Bleary-eyed, / Surgical cap awry, / I follow in a single file line.
Imagine inserting your broken arm into a metallic, sleeve-like device, then sparks fly, machines clang and voila! You have gotten yourself a nice, fixed arm in a shiny new cast. It is more and more common to see scenes like this on display in recent sci-fi productions. These flashy Hollywood gadgets may seem far-fetched, but surgeons have been conducting robotic-assisted procedures for over thirty years.
Take him to the ICU, / Now. / Trauma, Level 1, coming from just outside of triage.
A hospital bed rolled in. It was Marvin. His last walk. On rounds we would say, “Twenty-two-year-old with gunshot wound to the head. Waiting for organ donation.”
I proposed a deal to my fellow student on our surgery rotation. “You can have all the other cases today if I get the laryngectomy.”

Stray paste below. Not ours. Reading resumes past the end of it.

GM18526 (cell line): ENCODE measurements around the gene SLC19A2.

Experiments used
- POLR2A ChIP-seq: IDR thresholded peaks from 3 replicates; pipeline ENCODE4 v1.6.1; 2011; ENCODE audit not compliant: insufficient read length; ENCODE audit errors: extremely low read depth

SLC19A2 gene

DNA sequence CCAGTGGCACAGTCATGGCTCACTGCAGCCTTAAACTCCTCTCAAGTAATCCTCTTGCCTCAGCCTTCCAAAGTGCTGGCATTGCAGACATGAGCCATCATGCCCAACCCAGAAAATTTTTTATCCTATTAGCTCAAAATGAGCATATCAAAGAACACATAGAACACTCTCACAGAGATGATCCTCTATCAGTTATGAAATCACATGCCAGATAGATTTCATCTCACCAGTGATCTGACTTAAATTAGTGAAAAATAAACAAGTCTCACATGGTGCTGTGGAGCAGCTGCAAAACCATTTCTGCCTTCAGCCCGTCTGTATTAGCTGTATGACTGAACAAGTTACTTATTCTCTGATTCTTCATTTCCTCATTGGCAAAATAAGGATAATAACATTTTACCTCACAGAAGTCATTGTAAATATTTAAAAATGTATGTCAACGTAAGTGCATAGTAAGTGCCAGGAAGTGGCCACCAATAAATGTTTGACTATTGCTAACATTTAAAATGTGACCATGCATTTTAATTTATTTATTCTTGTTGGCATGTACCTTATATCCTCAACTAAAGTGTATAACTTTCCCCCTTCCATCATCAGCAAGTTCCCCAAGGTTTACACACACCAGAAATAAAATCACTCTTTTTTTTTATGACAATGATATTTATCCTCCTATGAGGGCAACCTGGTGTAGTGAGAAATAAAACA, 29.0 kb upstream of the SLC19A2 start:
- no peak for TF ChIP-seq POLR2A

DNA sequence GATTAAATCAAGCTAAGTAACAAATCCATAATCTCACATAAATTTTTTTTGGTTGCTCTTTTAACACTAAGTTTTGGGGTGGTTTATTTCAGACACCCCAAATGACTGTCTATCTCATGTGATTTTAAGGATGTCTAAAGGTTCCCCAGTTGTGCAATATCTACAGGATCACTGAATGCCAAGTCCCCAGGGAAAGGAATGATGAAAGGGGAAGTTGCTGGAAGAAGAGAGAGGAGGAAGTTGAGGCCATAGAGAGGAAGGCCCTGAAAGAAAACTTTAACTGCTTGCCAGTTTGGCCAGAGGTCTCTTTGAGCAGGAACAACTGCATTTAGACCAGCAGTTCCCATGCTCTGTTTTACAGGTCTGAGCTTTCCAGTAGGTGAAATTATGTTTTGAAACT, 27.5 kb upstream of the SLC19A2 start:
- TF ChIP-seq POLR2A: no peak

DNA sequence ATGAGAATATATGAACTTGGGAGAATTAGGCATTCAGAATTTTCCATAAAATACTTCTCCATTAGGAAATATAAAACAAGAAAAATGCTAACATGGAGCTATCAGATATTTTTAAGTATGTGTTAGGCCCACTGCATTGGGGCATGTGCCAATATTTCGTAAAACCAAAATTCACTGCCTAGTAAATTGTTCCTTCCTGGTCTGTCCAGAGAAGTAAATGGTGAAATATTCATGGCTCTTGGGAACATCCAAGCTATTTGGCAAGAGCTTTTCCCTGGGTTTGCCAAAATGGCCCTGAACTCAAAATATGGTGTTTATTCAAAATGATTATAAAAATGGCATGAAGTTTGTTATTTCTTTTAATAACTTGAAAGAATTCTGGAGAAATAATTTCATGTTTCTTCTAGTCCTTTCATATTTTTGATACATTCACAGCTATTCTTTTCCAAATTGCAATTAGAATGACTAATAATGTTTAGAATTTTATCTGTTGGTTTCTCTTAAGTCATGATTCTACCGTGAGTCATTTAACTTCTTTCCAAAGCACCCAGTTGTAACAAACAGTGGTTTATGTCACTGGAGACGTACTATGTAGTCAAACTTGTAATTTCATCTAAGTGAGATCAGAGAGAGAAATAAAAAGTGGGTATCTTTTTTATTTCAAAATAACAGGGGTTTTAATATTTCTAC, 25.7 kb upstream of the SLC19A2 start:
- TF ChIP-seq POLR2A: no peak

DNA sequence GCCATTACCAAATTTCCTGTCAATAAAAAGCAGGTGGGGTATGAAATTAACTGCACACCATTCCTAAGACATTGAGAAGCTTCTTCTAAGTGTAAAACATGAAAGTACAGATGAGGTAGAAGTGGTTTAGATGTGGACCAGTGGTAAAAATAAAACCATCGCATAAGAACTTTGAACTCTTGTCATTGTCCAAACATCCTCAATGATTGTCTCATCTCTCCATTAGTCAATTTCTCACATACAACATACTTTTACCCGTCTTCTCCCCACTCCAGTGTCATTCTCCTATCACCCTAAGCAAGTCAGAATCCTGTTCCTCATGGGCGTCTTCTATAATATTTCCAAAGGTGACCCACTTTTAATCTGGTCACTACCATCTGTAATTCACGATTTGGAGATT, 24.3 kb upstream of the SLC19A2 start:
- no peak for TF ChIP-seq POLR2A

Superficial to deep, deep to superficial, / 90 degrees, in and out, / Not too deep, filled with doubt.
A terminology guide to help you become more comfortable and familiar with the operating room. Hopefully this enhances the practical side of your experience!
I had been invited to the general surgery journal club. In the sweltering heat of a southern summer, I dressed as crisply as possible because I had no idea what to expect. While I embraced this opportunity, I had only been invited because another medical student had fallen ill.
In the operating room, a man immediately recognized and greeted me / Even though I wore a surgical mask. / His welcoming expression was familiar to me, but I couldn’t pinpoint how I knew him.
I take a deep breath / to calm myself / before walking into the storm / of OR shadowing.
Blood flakes / fall onto the /blue, sterile field from / crimson-smeared green / light grips.
Perhaps the single most awkward conversation that a third-year medical student can have with an attending physician is the one that begins with the attending asking, “So, what medical specialty are you interested in going into?”